What is the point of having an exquisitely decorated room if you have to squint to see anything in it? Lighting is not only essential for its visual purpose, but it also impacts how everything in a room looks.
Different lights serve different purposes. For example, ambient light is for illumination, accent lights highlight specific parts or objects in a room, task lights are for work zones and so on. Imagine this to be like sports: you won’t bet about baseball in the soccer section of online sportsbooks. Everything has their own space.
Still, did you know you could mix them all up together to create some magic?
Here are some lighting ideas for different rooms in your house.
Layer up the Living Room
Living rooms are where most families spend their time together. Most families have conversations, board games, and some TV time in their living rooms, and so it is important that this part of the house is properly lit. This is where you want to think of layering to bring out some dramatic effects by using less recessed down lights and installing lights that bounce off the ceiling for that ambient illumination.
For lights that bounce off the ceiling, you may want to integrate cove or valance lighting in your house design right from the architecture. Also, better if you can have those dimmable bulbs that warm up a room and set the right mood depending on what you want to bring out.
We are in favor of layering, and so you can install accent lighting to focus on a fireplace, a painting, or a bookshelf. A table lamp to light up a reading nook in the living room or a game table is a game changer.
Ambient Lighting for Kitchens
A kitchen is a favorite place for many people as it is not only the area where you prepare food, but it is also popular for family gatherings. You want to think along the lines of task and ambient lights in this part of the house. Most sinks are located near windows to take advantage of natural lighting, and you can add a recessed fixture above the sink to take over at night. If you do not want to use an overhead light that may cast shadows on your countertop, install under-cabinet lighting to illuminate this area.
Most interior designers will want to avoid shadows at all costs, which is why one may prefer cove lighting on opposite walls of the kitchen to bounce the light off the ceiling.
Dramatic Touch for the Bathroom
Too many times we see the traditional central ceiling-mounted fixture that casts a shadow on the person using the mirror. Well, that doesn’t do justice to this small room where we all go for personal grooming and that deserves as much light as possible. The nest way to light up a bathroom is light both sides of the mirror to avoid that unsightly shadow. If the room is too small, you may want to consider a wall-mounted fixture on the side of the wall or an overhead one.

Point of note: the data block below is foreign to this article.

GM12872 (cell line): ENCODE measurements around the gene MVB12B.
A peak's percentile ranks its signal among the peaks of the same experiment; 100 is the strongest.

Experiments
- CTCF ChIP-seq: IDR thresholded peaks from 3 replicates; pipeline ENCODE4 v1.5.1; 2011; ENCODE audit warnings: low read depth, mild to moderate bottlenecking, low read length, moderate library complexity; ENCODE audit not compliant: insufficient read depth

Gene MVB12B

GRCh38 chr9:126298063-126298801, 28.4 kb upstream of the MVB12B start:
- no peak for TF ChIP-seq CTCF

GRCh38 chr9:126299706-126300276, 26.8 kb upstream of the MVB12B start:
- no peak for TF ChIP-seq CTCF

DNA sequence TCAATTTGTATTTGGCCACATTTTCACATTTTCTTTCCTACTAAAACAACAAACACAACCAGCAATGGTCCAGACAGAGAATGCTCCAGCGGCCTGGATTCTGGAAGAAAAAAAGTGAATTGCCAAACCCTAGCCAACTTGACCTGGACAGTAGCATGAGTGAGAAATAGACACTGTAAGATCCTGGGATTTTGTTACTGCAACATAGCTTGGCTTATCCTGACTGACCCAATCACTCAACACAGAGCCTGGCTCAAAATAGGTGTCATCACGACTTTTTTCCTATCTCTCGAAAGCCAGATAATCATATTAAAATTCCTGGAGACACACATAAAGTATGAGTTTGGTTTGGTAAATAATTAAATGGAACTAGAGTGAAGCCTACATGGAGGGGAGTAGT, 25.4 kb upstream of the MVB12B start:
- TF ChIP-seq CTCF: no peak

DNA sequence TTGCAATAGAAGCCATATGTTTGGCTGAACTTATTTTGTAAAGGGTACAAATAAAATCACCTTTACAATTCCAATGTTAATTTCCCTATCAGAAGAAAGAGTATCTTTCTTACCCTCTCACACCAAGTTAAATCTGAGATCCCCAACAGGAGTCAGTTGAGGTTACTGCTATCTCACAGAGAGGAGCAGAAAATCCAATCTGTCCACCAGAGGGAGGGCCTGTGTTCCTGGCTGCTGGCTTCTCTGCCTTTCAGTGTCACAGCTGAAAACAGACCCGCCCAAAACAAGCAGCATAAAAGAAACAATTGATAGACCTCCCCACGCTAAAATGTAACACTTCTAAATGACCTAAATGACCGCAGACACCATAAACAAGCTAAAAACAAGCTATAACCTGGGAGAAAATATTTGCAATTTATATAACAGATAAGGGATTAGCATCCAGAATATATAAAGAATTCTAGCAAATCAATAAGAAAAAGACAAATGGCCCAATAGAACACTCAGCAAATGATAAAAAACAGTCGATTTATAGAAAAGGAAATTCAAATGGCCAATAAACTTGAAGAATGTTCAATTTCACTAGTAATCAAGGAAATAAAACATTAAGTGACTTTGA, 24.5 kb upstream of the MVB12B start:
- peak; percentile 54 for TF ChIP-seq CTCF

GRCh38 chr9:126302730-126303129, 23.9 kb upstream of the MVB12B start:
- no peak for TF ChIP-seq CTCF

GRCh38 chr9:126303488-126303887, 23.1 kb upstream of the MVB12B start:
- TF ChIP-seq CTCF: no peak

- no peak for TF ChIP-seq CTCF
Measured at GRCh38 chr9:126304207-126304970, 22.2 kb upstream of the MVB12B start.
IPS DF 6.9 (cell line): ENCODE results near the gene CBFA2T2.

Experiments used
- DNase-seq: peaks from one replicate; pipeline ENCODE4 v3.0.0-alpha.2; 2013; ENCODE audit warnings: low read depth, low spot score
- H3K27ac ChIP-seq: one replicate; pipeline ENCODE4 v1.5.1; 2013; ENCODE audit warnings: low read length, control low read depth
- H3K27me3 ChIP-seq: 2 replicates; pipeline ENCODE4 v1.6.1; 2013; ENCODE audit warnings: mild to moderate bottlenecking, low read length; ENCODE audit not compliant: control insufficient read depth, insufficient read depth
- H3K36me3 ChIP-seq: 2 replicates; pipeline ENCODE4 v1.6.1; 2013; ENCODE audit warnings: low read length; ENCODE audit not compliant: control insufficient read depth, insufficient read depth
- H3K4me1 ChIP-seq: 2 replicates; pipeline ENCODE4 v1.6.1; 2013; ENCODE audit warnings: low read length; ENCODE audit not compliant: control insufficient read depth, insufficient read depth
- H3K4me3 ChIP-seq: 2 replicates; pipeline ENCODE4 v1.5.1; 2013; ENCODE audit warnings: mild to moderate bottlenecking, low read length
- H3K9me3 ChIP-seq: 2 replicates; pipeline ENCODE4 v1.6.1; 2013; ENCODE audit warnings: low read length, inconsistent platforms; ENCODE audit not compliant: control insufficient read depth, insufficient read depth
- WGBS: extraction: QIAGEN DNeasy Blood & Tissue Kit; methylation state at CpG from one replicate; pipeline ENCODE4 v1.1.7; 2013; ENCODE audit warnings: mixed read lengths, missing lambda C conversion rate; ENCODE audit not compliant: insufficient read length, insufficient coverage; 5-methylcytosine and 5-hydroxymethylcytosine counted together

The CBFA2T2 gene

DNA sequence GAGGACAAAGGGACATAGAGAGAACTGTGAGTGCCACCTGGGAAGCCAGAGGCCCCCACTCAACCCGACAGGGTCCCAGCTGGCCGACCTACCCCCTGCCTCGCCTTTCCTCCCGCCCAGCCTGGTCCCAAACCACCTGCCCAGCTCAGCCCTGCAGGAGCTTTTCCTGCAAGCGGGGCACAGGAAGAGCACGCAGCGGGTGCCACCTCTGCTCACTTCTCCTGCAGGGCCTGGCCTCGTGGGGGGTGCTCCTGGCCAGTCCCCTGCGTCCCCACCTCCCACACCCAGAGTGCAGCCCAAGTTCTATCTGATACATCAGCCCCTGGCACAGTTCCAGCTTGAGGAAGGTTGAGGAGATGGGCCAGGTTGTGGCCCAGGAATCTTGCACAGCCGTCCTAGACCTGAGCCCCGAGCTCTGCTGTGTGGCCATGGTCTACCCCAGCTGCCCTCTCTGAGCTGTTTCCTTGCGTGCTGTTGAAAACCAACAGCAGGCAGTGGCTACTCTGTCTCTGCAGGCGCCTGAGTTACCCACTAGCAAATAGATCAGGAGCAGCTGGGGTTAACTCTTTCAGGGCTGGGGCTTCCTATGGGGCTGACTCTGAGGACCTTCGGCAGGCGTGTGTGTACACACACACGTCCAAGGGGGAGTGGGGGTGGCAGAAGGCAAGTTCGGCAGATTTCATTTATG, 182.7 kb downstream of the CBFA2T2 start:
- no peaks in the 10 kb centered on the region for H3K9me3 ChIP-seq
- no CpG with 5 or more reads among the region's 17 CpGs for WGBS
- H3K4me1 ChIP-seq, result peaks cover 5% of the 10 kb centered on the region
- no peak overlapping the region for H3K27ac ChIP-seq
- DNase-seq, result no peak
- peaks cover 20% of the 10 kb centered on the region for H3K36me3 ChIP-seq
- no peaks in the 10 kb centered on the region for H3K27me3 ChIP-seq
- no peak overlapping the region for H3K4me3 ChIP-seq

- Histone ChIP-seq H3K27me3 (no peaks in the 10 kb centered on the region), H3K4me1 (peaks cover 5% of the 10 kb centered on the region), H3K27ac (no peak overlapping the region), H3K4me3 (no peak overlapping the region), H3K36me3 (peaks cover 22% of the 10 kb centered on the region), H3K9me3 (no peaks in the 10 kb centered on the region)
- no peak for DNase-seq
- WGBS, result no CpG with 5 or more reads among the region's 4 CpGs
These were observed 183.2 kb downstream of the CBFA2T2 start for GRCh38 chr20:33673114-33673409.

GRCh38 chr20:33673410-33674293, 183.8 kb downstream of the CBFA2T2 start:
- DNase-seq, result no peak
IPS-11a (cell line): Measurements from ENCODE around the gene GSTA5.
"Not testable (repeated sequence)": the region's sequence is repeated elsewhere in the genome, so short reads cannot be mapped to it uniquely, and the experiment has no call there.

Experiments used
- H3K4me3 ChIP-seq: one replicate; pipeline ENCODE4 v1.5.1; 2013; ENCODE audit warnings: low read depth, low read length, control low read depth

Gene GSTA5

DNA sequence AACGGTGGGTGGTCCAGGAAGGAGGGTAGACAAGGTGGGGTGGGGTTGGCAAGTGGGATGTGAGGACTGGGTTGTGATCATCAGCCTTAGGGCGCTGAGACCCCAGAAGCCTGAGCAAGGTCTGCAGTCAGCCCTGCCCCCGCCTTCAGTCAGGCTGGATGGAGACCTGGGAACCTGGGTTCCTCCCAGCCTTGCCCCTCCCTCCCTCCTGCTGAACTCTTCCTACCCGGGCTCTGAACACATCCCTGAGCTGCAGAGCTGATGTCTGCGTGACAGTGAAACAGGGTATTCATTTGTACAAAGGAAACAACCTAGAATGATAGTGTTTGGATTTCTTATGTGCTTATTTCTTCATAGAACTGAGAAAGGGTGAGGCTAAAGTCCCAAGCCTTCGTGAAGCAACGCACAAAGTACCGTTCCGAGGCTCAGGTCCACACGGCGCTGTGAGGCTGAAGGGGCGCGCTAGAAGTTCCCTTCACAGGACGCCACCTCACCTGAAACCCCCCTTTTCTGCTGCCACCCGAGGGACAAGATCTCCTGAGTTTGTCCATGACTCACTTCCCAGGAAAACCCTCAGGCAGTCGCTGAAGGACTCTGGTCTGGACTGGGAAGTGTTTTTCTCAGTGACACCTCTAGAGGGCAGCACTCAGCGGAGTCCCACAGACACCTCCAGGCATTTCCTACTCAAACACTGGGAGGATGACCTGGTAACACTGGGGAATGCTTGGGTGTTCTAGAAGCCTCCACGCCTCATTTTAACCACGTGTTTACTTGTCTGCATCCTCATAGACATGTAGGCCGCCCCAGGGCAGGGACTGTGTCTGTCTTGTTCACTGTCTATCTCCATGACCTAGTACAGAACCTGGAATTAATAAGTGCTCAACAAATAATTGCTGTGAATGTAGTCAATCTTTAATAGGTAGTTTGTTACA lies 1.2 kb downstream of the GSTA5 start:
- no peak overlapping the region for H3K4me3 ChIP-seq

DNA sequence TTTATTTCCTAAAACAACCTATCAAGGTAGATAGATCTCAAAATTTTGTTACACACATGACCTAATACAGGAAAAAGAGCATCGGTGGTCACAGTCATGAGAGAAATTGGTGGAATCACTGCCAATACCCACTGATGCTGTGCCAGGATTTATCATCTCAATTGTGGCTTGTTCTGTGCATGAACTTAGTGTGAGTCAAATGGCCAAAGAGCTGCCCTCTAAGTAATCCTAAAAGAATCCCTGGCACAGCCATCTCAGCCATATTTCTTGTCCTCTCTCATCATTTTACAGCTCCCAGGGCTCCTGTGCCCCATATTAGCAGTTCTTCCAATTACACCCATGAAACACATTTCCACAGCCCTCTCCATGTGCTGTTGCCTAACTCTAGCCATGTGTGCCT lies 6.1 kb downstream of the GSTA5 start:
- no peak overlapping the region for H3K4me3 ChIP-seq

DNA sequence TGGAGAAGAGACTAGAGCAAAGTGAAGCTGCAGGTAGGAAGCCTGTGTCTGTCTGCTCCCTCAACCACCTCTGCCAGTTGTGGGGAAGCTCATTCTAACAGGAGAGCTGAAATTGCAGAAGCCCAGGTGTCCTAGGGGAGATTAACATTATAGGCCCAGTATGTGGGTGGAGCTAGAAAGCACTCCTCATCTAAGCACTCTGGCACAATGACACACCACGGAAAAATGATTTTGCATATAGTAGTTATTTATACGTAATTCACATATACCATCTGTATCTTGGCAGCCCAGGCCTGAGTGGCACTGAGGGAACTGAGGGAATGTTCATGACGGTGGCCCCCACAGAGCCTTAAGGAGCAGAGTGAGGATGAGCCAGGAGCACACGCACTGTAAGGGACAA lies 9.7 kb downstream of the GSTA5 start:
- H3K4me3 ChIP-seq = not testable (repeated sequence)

For older bathrooms installed with a central lighting fixture, you could switch things up with three sconces – two or each side of the mirror and one on the wall opposite it. The light will converge on the mirror, eliminating shadows completely and illuminating the area perfectly.
Outdoor lighting serves three purposes – mostly: esthetics, security, and illuminating pathways. One of the things that you want to consider when lighting the outdoors is range. Think of lighting something in close range, mid-range, and the far corner to create interesting focal points when viewed from inside the house. You don’t want to make the light too bright as that would make the area around it quite dark, which is unsafe. Also, think durability when setting up these lights as the elements can be quite harsh and you don’t want to replace expensive features every year.
Don’t Forget the Dining Area
Another area of the house you may want to focus on is the dining room whose main focal point is the table. A fixture right above the table will provide ambient and task lighting for the room without overpowering it. Dimmers are also a great idea as they create a relaxing mood when you entertain or want a chilled atmosphere after a family dinner.
- Mix it up
You don’t have to use a single source of lighting in a room. Most interior designers agree that mixing things up can bring about some dramatic changes that will enhance the outlook of a room. Think task lights, accent, and overhead lighting all in one room.
- Consider a Room’s Orientation
If a room has little or no direct natural light, then you want to brighten it up artificially. A central pendant spread horizontally across the space could be complemented by a table lamp for night reading.
- Brighten Those Corners
If a room has empty corners, you could add a little drama by placing some lights there. An oversized floor lamp will take the attention away from an awkward corner while brightening the room.